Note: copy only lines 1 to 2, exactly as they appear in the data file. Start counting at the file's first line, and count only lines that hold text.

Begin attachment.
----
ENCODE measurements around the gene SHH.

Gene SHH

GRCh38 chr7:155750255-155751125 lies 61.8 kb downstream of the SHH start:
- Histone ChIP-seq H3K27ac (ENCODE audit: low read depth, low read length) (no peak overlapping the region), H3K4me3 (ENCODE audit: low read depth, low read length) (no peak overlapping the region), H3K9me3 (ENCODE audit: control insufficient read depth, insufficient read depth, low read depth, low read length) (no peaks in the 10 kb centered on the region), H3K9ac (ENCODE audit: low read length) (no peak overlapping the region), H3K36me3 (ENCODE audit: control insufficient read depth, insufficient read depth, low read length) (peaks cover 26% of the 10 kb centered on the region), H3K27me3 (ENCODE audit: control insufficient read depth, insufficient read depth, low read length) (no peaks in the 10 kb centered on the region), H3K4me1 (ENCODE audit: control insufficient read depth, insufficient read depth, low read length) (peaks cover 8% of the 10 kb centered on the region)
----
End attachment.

ENCODE measurements around the gene SHH.

Gene SHH